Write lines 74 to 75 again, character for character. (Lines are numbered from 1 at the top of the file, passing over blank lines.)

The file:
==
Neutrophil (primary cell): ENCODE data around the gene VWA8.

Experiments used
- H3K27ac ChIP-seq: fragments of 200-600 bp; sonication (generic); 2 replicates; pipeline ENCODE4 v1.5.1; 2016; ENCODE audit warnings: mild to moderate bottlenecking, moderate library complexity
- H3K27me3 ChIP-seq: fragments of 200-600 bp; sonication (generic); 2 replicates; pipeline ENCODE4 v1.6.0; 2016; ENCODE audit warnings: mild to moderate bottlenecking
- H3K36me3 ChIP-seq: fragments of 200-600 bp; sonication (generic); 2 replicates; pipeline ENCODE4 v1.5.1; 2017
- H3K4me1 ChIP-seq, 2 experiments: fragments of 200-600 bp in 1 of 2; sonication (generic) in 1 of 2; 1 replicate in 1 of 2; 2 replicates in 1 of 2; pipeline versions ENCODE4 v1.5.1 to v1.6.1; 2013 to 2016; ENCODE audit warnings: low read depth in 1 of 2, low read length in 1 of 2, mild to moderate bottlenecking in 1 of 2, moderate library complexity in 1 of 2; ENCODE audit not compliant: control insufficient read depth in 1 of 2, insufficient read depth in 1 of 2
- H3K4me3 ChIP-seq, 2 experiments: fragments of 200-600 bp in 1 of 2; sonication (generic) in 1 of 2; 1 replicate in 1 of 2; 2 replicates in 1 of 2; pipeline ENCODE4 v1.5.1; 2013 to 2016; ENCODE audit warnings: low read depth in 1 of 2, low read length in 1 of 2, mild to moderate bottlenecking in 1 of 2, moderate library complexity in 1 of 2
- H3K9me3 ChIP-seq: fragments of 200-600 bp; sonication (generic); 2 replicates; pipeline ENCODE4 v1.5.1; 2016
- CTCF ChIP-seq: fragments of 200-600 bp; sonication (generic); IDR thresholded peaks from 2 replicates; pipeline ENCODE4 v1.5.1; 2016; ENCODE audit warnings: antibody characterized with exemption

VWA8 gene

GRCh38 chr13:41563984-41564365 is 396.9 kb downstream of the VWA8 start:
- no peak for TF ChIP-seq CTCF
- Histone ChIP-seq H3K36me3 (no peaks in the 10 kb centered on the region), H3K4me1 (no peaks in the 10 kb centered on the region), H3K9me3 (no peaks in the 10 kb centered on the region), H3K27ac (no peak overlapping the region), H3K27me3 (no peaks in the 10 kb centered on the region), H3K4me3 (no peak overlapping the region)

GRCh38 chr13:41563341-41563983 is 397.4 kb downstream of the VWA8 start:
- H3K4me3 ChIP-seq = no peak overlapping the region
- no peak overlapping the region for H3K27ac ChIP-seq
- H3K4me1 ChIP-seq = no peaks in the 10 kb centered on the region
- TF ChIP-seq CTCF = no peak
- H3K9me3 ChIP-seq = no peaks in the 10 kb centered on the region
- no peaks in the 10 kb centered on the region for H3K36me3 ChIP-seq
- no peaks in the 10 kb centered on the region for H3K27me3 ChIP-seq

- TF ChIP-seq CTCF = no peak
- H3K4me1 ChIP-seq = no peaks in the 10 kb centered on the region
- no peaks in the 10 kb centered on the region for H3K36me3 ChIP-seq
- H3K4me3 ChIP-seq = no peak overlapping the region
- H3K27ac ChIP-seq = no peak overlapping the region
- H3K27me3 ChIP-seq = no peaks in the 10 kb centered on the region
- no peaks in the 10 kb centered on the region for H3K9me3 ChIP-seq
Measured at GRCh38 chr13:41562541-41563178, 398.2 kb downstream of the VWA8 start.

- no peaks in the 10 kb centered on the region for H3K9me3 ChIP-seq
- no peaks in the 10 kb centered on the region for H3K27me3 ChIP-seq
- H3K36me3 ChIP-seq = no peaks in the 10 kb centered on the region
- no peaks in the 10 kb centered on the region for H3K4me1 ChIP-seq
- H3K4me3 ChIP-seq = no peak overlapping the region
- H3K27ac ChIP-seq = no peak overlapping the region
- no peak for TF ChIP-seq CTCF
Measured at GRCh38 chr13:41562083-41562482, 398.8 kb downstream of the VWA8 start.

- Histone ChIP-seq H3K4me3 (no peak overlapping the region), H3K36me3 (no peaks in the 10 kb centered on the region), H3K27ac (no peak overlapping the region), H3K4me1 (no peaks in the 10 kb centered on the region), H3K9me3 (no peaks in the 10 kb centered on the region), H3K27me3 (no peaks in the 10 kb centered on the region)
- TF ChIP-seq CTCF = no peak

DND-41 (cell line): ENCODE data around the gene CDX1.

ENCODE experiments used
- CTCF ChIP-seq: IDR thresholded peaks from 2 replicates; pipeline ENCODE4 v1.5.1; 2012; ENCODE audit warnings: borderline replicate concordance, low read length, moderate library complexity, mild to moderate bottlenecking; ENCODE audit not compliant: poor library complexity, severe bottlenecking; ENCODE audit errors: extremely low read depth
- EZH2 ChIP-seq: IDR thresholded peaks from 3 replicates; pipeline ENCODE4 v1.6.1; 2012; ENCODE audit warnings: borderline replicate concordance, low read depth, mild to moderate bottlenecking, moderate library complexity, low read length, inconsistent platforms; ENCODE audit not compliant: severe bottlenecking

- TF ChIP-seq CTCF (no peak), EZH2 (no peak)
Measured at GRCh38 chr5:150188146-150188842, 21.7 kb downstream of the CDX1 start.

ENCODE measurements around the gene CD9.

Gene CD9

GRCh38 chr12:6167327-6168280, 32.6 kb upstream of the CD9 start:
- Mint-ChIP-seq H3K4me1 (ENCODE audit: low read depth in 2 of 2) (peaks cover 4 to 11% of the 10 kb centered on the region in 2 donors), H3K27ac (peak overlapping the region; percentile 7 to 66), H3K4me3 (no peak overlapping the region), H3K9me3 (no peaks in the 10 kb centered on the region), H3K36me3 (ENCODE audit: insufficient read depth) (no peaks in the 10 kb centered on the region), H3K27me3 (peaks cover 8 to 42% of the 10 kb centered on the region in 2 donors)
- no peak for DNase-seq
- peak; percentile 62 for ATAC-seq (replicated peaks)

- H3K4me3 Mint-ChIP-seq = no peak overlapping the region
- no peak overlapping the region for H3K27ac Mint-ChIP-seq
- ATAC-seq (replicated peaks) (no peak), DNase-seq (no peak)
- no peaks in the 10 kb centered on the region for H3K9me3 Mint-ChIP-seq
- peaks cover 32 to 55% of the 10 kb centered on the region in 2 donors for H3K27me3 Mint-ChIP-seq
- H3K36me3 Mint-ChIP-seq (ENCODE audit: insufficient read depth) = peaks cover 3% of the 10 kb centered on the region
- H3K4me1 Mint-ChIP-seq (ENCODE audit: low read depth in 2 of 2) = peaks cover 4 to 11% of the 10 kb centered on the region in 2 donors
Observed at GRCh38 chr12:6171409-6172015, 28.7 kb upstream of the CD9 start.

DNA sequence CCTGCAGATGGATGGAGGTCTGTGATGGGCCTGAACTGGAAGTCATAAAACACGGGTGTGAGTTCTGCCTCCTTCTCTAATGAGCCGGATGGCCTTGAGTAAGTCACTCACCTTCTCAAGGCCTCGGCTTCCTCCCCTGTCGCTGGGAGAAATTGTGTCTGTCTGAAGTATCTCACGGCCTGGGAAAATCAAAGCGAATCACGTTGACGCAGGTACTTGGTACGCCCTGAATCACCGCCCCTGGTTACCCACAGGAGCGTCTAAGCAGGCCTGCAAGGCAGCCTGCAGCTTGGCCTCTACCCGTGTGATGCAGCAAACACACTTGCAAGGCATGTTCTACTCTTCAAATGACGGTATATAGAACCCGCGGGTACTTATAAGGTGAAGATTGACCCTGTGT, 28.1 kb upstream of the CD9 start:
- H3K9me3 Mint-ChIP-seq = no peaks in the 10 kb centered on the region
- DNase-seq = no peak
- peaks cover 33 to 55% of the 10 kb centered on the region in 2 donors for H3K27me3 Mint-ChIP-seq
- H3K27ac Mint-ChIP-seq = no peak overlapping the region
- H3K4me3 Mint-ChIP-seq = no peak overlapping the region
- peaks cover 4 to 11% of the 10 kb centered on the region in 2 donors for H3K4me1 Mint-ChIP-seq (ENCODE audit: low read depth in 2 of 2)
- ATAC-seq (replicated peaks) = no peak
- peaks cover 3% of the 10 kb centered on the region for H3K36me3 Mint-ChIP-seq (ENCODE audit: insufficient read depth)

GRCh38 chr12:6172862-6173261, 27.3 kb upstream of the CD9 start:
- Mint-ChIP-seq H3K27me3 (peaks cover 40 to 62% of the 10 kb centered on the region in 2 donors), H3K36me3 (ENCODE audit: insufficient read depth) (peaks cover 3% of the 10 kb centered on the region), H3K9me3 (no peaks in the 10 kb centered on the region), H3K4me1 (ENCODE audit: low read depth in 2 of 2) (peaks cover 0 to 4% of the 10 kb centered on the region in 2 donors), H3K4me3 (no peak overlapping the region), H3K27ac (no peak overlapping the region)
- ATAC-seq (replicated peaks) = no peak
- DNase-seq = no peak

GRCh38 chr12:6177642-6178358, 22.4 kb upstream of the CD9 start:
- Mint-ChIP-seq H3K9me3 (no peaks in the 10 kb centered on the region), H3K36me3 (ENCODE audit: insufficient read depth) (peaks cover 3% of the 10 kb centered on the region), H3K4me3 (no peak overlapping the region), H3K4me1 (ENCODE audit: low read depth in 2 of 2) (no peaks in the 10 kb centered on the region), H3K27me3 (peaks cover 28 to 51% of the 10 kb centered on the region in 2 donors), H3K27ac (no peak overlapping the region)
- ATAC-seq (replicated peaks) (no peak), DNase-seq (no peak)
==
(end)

- Mint-ChIP-seq H3K9me3 (no peaks in the 10 kb centered on the region), H3K36me3 (ENCODE audit: insufficient read depth) (peaks cover 3% of the 10 kb centered on the region), H3K4me3 (no peak overlapping the region), H3K4me1 (ENCODE audit: low read depth in 2 of 2) (no peaks in the 10 kb centered on the region), H3K27me3 (peaks cover 28 to 51% of the 10 kb centered on the region in 2 donors), H3K27ac (no peak overlapping the region)
- ATAC-seq (replicated peaks) (no peak), DNase-seq (no peak)